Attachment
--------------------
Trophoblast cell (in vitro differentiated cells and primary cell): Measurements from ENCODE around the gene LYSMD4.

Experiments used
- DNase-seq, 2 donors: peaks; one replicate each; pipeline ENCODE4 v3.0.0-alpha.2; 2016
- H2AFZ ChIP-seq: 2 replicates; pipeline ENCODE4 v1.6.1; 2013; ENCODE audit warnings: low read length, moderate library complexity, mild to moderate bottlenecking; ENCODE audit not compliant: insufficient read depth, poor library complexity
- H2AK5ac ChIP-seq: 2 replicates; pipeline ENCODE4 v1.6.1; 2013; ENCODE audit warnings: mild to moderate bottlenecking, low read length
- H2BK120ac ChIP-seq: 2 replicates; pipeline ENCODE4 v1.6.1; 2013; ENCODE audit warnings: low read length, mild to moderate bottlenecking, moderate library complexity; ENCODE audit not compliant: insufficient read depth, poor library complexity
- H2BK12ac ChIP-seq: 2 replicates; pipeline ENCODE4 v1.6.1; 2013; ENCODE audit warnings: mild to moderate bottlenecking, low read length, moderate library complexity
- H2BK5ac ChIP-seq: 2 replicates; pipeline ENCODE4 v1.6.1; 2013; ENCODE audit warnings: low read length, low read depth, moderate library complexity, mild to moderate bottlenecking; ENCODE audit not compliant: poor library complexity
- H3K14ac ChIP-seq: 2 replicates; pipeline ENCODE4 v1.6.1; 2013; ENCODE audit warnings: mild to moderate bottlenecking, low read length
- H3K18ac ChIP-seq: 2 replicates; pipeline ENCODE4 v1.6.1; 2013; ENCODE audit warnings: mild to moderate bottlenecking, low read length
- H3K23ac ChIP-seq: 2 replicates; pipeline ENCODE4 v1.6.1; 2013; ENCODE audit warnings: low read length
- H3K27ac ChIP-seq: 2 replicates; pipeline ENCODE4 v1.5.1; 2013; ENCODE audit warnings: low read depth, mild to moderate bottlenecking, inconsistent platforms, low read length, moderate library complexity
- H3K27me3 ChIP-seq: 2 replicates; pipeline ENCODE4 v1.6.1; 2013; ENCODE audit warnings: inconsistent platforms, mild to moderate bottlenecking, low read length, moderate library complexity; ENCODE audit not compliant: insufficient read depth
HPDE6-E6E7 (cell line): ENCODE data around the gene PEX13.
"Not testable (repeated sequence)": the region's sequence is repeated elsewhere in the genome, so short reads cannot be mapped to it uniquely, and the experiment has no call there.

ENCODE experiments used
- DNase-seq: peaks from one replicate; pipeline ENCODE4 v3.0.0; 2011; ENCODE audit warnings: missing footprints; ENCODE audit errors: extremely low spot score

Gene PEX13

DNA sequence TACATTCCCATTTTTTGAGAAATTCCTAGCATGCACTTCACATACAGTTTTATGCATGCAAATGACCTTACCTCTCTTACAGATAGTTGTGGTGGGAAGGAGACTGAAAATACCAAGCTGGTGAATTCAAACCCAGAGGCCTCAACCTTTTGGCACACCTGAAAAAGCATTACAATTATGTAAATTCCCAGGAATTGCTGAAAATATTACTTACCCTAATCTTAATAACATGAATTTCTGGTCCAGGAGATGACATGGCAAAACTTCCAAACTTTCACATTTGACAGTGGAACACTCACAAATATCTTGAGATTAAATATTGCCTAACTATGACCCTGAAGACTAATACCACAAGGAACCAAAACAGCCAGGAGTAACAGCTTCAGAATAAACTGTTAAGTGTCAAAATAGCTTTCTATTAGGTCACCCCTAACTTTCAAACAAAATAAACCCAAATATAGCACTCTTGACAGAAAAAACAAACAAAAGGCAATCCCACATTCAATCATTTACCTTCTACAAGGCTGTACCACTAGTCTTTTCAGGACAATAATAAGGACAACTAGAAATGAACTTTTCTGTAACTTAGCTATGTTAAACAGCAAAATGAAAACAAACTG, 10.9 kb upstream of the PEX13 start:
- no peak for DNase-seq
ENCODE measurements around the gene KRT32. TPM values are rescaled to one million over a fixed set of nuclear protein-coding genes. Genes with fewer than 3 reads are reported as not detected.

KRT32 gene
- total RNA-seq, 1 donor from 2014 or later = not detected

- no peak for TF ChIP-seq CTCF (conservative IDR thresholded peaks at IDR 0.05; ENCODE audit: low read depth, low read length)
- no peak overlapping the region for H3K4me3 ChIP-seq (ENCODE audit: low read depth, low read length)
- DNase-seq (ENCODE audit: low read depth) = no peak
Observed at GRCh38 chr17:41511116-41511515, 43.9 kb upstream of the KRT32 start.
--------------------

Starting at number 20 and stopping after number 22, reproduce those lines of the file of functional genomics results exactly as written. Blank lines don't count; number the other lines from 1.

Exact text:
- no peak for DNase-seq
ENCODE measurements around the gene KRT32. TPM values are rescaled to one million over a fixed set of nuclear protein-coding genes. Genes with fewer than 3 reads are reported as not detected.

KRT32 gene